SEVERAL OF MCDORMAND’S early film roles were in Coen-brothers movies. From afar this created a vague impression that she sprang fully formed from their stylized universe. In reality she was born Cynthia Ann Smith in 1957 in Gibson City, Illinois, to a single mother. At one and a half she was adopted by Vernon and Noreen McDormand—“great names, right?!”—and they changed her name to Frances.
The McDormands were “solid, working-class, educated people,” both originally from Canada. Vernon was a minister for the Disciples of Christ who had a knack for rehabilitating struggling congregations. Noreen was a minister’s wife (“full-time job”) and part-time receptionist. The family moved around the Midwest and the South. Vernon and Noreen had trouble with fertility, so they took in strays. McDormand recalls nine foster children in all. She was the third and last to be adopted.
There was a performative aspect to life in the McDormand family. Vernon had a quiet, friendly preaching style—“He wasn’t a Holy Roller Bible-thumper,” McDormand said—but he still got up in front of people every Sunday. A certain expectation thus extended to the children: “Perhaps the idea that the kids of a preacher had to toe the line. Or at least seem like they were toeing the line. Or give off the right public relations. You understand that you have a role to play in the family unit.”
When McDormand was 14, an English teacher at her high school in Monessen, Pennsylvania, a steel town near Pittsburgh, had students perform Shakespeare scenes after class. McDormand played Lady Macbeth. Soon she was the only theater major at Bethany College in West Virginia, attending on scholarship because it was affiliated with the Disciples of Christ. She got to play Desirée in the Sondheim musical A Little Night Music. She got to do a lot of things: “We would do O’Neill and Ibsen. We weren’t just doing razzmatazz, jazz-hands stuff.”
A few of her professors pitched in so that she could travel to audition for Yale Drama School. She enrolled in 1979, the year Lloyd Richards took over as dean. Richards, a luminary who, with the original production of A Raisin in the Sun, became the first Black director to stage a Broadway play, emphasized dramaturgy. “It was about the words, about the scripts, about the plays, about the literature,” McDormand said.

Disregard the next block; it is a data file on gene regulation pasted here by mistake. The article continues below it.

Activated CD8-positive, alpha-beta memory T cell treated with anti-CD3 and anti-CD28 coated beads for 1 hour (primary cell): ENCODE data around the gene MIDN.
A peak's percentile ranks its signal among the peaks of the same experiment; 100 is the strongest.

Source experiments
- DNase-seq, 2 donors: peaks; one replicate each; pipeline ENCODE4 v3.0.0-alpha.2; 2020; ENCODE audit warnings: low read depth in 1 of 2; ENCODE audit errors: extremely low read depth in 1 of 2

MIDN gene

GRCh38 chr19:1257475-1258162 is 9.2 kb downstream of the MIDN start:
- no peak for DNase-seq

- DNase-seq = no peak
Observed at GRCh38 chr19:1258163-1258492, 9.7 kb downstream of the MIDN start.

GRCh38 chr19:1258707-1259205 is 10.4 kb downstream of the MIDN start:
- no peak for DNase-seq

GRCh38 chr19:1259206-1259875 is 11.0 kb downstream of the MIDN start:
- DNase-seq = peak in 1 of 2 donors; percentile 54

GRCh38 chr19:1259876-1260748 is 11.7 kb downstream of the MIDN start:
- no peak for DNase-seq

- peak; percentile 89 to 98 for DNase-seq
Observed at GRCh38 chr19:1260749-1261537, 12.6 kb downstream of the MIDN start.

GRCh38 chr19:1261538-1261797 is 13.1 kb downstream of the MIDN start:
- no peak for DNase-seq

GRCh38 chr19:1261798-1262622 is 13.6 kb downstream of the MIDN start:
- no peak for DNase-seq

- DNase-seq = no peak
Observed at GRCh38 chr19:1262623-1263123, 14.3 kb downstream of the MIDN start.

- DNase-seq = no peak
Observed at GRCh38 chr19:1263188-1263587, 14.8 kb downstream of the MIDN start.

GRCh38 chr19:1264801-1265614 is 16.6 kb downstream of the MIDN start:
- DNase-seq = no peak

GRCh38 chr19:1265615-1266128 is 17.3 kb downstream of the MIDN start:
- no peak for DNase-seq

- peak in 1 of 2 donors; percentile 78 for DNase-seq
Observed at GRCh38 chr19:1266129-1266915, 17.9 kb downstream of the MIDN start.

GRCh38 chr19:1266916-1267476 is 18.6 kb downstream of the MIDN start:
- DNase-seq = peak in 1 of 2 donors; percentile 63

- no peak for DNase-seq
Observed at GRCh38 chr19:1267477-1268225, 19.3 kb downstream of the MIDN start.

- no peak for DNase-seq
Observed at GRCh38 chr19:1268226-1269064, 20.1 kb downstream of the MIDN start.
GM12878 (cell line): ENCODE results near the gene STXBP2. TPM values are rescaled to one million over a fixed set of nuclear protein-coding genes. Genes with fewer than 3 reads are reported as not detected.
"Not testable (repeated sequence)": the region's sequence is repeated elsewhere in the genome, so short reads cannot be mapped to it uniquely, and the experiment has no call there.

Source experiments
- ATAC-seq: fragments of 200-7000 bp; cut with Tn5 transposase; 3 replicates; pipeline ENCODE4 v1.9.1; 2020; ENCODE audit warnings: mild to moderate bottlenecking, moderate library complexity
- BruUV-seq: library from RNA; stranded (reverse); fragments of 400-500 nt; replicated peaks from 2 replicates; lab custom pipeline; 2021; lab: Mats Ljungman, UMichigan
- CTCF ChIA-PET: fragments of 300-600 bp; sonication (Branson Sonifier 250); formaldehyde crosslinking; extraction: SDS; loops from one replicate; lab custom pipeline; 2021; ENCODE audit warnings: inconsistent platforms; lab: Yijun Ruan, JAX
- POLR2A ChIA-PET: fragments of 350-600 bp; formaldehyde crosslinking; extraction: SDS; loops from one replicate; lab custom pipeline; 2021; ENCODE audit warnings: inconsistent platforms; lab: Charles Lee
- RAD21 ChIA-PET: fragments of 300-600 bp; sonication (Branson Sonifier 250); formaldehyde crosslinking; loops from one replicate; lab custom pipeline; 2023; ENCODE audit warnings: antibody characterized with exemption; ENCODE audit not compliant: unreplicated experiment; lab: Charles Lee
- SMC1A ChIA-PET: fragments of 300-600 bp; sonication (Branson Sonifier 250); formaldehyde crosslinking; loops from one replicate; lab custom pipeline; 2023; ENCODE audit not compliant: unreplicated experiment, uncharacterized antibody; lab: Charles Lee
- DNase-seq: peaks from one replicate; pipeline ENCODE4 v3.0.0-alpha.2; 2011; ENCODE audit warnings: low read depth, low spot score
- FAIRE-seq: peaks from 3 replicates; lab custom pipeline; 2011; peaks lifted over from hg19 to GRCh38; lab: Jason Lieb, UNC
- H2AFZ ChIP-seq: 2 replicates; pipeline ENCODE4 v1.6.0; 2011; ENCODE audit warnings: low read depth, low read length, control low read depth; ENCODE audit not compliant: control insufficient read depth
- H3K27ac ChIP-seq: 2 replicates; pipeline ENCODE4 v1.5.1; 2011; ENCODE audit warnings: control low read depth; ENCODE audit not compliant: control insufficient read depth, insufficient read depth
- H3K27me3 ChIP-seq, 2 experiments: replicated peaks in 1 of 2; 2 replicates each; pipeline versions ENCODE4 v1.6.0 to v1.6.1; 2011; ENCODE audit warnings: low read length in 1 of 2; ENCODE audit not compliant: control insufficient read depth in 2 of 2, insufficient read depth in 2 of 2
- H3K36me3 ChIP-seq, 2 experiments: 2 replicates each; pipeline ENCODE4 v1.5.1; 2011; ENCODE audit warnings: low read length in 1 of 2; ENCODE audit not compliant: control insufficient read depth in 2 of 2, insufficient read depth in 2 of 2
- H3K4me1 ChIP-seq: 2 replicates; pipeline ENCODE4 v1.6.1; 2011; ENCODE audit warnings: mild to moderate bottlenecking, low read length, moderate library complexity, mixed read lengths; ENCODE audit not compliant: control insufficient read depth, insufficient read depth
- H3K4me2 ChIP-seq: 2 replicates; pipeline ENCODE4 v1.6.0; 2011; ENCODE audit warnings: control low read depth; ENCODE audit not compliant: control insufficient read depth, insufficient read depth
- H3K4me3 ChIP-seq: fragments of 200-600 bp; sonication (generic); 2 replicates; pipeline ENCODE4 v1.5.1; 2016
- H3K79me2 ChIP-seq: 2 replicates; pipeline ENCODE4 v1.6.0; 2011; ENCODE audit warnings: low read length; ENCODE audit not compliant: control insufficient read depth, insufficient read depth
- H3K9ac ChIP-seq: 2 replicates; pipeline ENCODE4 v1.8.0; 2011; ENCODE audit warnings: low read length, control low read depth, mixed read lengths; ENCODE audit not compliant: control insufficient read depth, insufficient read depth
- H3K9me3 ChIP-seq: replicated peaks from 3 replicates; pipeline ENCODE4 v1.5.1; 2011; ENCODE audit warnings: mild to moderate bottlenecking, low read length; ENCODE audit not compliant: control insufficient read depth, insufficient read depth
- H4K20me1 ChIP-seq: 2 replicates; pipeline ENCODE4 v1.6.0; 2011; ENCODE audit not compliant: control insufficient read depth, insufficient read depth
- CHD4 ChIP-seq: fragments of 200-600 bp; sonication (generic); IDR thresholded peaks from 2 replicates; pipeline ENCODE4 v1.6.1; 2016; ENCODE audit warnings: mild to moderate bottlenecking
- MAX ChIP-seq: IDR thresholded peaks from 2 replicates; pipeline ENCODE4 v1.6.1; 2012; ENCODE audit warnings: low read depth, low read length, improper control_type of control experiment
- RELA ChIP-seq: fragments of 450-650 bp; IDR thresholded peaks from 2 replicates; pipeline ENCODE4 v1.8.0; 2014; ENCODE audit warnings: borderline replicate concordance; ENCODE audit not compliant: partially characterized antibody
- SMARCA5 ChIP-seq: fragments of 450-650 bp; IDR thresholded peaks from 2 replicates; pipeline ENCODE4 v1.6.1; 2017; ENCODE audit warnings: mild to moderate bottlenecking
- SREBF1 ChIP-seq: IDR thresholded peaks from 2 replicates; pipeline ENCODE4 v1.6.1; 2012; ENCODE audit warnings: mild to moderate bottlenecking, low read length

After graduation McDormand went straight to New York. She got an apartment in the Bronx and a job in Midtown, at Richoux of London, where she worked as a cashier and sold (and stole) Godiva chocolates: “I wore a white doily and a long brown polyester skirt.” Her roommate, Holly Hunter, recommended her for a role in Blood Simple, the Coen brothers’ first film, a noirish and absurdist tale of misguided violence set in Texas. (Hunter had gotten the part but was already committed to a Broadway play.) McDormand played Abby, a young adulteress whose husband hires a hit man to kill her. Her soft curls, dimpled chin, dainty nightie, and vacant expression belie an inner grit. Abby pins her assassin’s hand to a windowsill with a steak knife.
While filming in Austin, McDormand asked Coen for book recommendations. He gave her a box of Raymond Chandler and Dashiell Hammett novels. She asked which one she should start with; he said The Postman Always Rings Twice. “Which is one of the hottest books ever,” she said. “He seduced me with the choice of books. I seduced him by inviting him over to discuss them.” Back in New York, they moved in together. “I realized I could have a relationship that was really deep and passionate but that didn’t keep us from also being able to have a functioning working relationship. I went, Oh, it’s possible to not become so obsessed that you can’t live your life.”
Raising Arizona was the Coens’ second movie, and they wrote Dot specially for McDormand. This may have created an expectation that she would be in all their films. When the role of Verna in their third movie, Miller’s Crossing, went to Marcia Gay Harden, McDormand was vexed. Why isn’t this me? she thought. McDormand had worked with other directors by then. She’d already played Mrs. Pell, the Klansman’s wife in Mississippi Burning, and earned her first Oscar nomination. But good roles were hard to come by. She felt Verna should have been hers. “That was part of my learning process and part of our learning process privately as a couple,” McDormand said. “We both had to work through that. You’re not going to get a role every time.”
McDormand had been trained to play the leading ladies of theater—the Heddas, the Stellas, the Olgas. She’d been on a Cherry Jones trajectory. But there was no obvious path in film. She was constantly told she didn’t look right. “I wasn’t pretty, I wasn’t cute, I wasn’t beautiful, I didn’t have the body.” Coen helped her depersonalize the rejection: In the medium of film, physical type can trump talent. Over time she hit on a certain niche—the friend of the pretty girl, the girlfriend of substance to the much older man. “It wasn’t just that I decided,” she said. “It was clear. That’s the only thing I was going to get jobs doing.”